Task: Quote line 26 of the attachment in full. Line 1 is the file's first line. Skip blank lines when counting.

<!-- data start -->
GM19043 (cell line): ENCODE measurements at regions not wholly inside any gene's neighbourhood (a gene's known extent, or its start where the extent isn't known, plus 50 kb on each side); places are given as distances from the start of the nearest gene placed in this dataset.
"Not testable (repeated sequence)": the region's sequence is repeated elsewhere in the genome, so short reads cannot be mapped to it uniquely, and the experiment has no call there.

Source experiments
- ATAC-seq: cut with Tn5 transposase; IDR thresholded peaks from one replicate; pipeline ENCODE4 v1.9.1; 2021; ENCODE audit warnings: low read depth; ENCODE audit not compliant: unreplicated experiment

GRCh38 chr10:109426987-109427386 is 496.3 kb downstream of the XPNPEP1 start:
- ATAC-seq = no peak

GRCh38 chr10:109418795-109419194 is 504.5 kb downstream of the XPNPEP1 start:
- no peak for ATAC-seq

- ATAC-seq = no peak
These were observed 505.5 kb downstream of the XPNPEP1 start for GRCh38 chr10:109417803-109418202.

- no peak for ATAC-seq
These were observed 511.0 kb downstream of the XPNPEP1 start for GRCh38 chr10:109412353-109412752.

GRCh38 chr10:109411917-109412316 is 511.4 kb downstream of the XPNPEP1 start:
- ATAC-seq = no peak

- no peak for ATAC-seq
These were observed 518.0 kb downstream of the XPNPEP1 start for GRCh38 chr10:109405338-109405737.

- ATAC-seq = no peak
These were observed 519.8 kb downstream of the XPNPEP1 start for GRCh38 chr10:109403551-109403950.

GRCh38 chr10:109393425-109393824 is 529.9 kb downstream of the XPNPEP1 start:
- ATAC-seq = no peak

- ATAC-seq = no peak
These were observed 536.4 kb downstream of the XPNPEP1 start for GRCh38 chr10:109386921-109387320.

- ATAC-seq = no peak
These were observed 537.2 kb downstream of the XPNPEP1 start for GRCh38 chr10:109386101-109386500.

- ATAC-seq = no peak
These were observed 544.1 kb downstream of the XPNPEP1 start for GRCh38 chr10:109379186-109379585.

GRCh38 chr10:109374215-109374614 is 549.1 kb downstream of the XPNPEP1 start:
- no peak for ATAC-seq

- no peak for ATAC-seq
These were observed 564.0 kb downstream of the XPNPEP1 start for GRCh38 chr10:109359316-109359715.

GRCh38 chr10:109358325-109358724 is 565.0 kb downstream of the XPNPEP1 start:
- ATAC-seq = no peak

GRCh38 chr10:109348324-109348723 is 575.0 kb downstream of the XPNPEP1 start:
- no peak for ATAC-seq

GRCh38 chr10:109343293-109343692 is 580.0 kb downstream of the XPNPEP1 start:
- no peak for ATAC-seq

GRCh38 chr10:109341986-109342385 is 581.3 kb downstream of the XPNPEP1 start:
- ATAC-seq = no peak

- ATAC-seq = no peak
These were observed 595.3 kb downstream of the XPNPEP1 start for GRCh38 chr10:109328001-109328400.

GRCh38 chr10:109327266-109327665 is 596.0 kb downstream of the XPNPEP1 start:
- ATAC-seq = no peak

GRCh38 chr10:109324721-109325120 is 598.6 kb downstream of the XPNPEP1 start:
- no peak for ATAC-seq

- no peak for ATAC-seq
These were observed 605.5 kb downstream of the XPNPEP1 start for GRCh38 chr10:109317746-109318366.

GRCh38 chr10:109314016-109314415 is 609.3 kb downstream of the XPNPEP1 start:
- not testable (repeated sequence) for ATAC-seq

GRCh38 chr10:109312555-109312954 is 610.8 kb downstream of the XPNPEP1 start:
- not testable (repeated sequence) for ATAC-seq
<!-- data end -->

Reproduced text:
These were observed 544.1 kb downstream of the XPNPEP1 start for GRCh38 chr10:109379186-109379585.